David Bowie: Blackstar

Now that we know it was intended as a farewell, David Bowie’s final album, Blackstar, is inevitably difficult to talk about without talking about his death two days after its release. Obviously this was intentional, and it’s an album that deals with the approach to death quite directly in some ways. But even viewed in isolation from this context, Blackstar is an album that deserves all the attention it gets. Not a nostalgic re-tread of old territory like 2013’s The Next Day, this is an album that feels like one last genuinely vital, experimental transformation.

The ten-minute title track which opens the album begins with a melancholic opening section, featuring jittery percussion and low-level electronics, that (aside from the occasional saxophone and Bowie’s distinctive voice) wouldn’t sound out of place on a Radiohead record. This clatters to a halt four minutes in and a middle section that alternates bluesy moments with space-y psychedelic folk that feels like it evolved out of ‘Space Oddity’. Eventually this fades back into a reprise of the opening section that itself dissolves into free jazz experimentation then halts.

​It’s an enigmatic and fascinating combination of styles, in some ways recalling Station to Station, but never quite sounding like it. The album’s other big single, ‘Lazarus’, is perhaps more straightforward but just as effective. This time the song builds in pretty linear fashion, a slow ballad that starts out with Bowie’s anxious lyrics interspersed with ominous, low guitar tones. The guitars give way to saxophones, and the song builds up to one of Bowie’s most stirring vocal performances on record before once again ending quietly with a discomforting instrumental section.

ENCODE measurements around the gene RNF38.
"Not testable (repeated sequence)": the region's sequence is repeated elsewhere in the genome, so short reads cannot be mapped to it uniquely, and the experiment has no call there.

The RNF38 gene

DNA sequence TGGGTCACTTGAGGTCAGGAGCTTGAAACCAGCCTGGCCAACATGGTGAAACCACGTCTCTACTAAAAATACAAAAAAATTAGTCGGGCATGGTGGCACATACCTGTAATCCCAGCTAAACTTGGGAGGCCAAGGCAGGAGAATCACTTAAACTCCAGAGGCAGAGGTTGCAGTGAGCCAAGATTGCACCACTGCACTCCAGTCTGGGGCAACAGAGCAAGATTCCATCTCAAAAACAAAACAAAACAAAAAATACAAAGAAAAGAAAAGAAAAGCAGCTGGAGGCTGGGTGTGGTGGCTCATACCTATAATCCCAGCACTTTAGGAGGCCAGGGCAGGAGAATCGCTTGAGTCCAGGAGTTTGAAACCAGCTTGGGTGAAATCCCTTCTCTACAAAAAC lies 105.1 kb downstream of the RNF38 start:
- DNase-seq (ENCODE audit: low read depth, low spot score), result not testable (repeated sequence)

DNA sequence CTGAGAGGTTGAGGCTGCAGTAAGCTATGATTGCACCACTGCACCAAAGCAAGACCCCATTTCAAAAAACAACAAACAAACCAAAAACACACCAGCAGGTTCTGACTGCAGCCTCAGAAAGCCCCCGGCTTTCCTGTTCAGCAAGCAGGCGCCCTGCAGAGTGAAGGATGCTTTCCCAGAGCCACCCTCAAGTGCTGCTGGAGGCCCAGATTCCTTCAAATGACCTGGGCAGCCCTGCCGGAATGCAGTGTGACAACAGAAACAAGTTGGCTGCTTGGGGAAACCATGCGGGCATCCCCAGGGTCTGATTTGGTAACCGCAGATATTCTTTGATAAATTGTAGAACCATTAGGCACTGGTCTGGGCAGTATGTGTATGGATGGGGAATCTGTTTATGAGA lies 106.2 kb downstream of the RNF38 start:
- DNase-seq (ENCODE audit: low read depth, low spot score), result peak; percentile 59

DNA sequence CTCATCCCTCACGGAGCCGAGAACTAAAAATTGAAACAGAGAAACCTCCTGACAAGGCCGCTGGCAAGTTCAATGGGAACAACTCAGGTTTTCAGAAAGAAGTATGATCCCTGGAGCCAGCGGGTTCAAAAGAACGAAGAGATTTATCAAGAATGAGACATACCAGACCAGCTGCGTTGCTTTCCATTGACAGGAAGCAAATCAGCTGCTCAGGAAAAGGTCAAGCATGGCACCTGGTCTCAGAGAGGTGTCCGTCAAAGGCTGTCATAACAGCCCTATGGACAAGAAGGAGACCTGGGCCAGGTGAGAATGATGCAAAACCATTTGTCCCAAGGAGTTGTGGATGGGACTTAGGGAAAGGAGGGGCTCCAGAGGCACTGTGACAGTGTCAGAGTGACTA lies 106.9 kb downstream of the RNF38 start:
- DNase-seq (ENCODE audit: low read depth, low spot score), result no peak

‘Lazarus’ is bordered on either side by a couple of songs that had already been released in different forms between The Next Day and now. Far from being mere rehashes though, both songs have been rerecorded with vigorous jazz-fusion instrumentation, and ‘Sue’ in particular is a startlingly aggressive, chaotic piece of music. It draws on the krautrock experiments of Bowie’s Berlin trilogy but turns them up to an unprecedented intensity, as well as at certain moments resembling the industrial and electronic eclecticism of his nineties output.

The following song, ‘Girl Loves Me’, is certainly the strangest thing on the album. Bowie’s yelping vocals (with lyrics written in the Nadsat language spoken by the characters of A Clockwork Orange – seemingly an endless fascination of Bowie’s) are placed on top of strange, almost horror-movie music. It’s a thoroughly discomforting listen, but its morbid fascination sticks with you.

The album closes with a pair of songs that feel like much more traditional territory, but not in a way that detracts from anything that came before. The same jazz influences that have run throughout the album pop up here too, but redirected from the meandering discomfort of the earlier tracks towards a cathartic effect. ‘Dollar Days’ swells with emotion in both its nostalgic, folksy moments and its triumphant, soaring conclusion. ‘I Can’t Give Everything Away’ veers dangerously close to cliché but ultimately feels like a warm, heartfelt conclusion to the album.

Far from being a mere curiosity that gains interest only from its proximity to the singer’s death, then, Blackstar is instead a bold statement, a genuinely avant-garde collection of songs, and, in the sad absence of Bowie himself to continue what he started, hopefully a blueprint for his musical successors to follow.


Jack Caulfield

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